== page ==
MongoDB Announces Availability of MongoDB 6.0

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The News: MongoDB announces the availability of MongoDB 6.0. For the full announcement from MongoDB, see the MongoDB website.

MongoDB Announces Availability of MongoDB 6.0

Analyst Take: First announced at MongoDB World a few weeks ago, MongoDB has announced version 6.0 of its core database offering.

MongoDB has moved beyond its initial ambitions of providing a NoSQL alternative to Oracle and now has wider ambitions as a developer data platform. I covered the MongoDB World announcements after attending the event, and my key takeaways from the show were that the company is looking to operate on a wider competitive landscape and start to go head to head with the likes of Snowflake, Databricks, and Cloudera in the data lakehouse space. While I firmly believe that these loftier ambitions are a solid strategic move, this will be a big lift for MongoDB in the quarters ahead. While the company is well placed to make the transition, due to the strong support MongoDB commands in the developer community, MongoDB will need to build on this developer support and build a legion of supporters in the ranks of data scientists to successfully execute the transition.

MongoDB 6.0

Despite its wider strategic ambitions, the company now has a core database product that still needs to evolve. Mongo Db 6.0 is this evolution, with the company establishing a regular cadence of major updates coinciding with the company’s annual conference. The common theme in MongoDB 6.0 is simplification. Rather than forcing customers to deploy a raft of external software and third-party tools, MongoDB has focused on delivering capabilities that enable its customers to develop, iterate, test, and release applications at increased velocity.

MongoDB’s 6.0 release is designed to assist developers to avoid siloed data, complex architectures, time spent on integration, and the need for custom work with tasks such as data pipelines. The key focus areas for MongoDB 6.0 are:

Enhanced support for time series data. Time series data is becoming vital in how modern applications are architected. When collected appropriately, processed, and analyzed, time series data provide a valuable source of actionable insights. First introduced in MongoDB 5.0, time series collections provide a way to handle these workloads without resorting to adding a niche technology and the resulting complexity. In addition, it was critical to overcome obstacles unique to time series data, such as high volume, storage and cost considerations, and gaps in data continuity that appear in edge use cases.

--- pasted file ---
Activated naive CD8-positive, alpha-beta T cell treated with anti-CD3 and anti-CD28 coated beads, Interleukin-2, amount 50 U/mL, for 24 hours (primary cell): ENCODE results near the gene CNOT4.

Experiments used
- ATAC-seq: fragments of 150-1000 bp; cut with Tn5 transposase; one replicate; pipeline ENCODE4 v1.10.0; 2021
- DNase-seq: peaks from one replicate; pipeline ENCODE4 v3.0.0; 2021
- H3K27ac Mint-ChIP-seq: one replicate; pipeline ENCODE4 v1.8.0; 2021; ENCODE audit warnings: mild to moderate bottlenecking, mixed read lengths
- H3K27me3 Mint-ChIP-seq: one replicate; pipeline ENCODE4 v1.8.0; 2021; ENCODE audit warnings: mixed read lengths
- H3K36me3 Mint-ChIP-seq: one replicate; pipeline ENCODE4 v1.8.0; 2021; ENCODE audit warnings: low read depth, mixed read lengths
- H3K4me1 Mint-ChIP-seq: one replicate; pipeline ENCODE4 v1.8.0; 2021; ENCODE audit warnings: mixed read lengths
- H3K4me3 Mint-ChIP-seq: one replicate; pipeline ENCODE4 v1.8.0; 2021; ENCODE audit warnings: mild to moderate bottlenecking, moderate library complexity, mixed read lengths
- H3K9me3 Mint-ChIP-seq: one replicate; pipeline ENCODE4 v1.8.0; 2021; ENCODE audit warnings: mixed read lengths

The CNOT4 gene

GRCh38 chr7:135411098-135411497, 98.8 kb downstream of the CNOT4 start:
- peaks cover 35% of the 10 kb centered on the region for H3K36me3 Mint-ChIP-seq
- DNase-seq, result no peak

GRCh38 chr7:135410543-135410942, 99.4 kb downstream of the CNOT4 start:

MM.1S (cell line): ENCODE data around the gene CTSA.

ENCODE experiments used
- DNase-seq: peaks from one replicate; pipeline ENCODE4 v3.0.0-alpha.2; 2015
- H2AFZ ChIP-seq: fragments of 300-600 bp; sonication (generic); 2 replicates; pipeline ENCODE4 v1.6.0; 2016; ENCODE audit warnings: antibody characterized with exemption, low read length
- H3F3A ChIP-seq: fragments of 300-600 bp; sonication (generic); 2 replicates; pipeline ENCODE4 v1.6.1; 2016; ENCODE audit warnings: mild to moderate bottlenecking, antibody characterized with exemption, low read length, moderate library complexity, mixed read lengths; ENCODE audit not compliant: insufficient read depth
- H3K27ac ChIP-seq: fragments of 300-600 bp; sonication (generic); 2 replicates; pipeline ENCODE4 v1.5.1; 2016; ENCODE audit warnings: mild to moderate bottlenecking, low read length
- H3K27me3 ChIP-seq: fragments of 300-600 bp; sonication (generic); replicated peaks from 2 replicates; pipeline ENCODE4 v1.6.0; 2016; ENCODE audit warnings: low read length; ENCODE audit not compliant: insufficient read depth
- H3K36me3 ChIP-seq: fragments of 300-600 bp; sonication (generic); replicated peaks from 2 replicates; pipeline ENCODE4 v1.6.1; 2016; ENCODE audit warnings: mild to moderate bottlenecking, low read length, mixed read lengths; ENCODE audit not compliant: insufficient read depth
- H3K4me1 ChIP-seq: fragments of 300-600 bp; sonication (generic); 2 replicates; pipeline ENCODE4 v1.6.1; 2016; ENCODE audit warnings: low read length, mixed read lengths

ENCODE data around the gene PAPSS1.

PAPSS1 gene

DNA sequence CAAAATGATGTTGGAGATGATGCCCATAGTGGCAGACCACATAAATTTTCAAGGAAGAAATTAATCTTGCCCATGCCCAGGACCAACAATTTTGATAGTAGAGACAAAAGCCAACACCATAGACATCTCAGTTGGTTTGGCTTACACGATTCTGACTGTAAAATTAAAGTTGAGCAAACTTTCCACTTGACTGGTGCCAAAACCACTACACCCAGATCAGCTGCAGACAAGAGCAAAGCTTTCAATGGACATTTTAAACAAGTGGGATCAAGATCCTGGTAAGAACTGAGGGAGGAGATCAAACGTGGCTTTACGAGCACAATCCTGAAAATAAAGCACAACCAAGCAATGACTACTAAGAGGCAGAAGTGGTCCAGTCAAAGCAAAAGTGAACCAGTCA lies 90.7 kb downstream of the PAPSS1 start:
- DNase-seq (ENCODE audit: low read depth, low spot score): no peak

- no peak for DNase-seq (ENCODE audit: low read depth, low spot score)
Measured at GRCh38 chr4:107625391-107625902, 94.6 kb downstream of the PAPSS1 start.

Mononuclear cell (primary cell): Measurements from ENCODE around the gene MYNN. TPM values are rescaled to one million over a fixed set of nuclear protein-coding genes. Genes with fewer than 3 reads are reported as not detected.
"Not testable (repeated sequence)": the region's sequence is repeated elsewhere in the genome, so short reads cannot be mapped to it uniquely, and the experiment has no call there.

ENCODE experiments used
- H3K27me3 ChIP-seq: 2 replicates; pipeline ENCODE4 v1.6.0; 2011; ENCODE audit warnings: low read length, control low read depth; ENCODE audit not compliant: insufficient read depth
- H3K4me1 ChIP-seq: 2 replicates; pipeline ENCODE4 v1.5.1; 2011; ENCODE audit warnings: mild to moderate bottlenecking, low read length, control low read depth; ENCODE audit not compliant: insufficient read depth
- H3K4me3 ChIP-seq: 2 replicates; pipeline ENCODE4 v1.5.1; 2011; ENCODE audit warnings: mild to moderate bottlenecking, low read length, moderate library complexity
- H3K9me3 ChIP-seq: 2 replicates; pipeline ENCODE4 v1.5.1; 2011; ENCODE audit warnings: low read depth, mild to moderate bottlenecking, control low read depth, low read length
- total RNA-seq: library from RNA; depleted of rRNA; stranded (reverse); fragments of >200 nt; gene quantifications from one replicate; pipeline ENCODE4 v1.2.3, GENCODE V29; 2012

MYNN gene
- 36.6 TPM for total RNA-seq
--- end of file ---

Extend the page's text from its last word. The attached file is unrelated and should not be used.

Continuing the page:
MongoDB has also improved query performance and sort operations in 6.0. A good example is how 6.0 can return the last data point in a series, as opposed to scanning the whole collection, thereby enabling faster reads.

Event-driven architectures. Increasingly, customers are coming to expect real-time, event-driven experiences, and MongoDB has responded.

The MongoDB 6.0 release enhances change streams, adding abilities to elevate streams to the next level. Change streams provide an API to stream changes to a MongoDB database, cluster, or collection, without the high overhead that comes from having to poll an entire system.

Enriched queries. MongoDB’s aggregation capabilities allow users to process multiple documents and return computed results. By combining individual operators into aggregation pipelines, users can build complex data processing pipelines to extract the insights needed. One example amongst the ones outlined in the release notes is $lookup with the company claiming significant performance upgrade, with these extending to as much as a hundredfold in certain scenarios.

Productivity Improvements through Operators. MongoDB 6.0 ushers in a raft of new operators, which are positioned as enabling customers to push more work through the database while spending less time writing code or manipulating data manually. These new MongoDB operators will automate key commands and long sequences of code, freeing up more developer time to focus on other tasks.

Resilient Operations. MongoDB 6.0 introduces initial sync via file copy which, according to the company, is up to 4x faster than other approaches. This feature is available with MongoDB Enterprise Server. MongoDB 6.0 also ushers in improvements to sharding, the mechanism that enables horizontal scalability.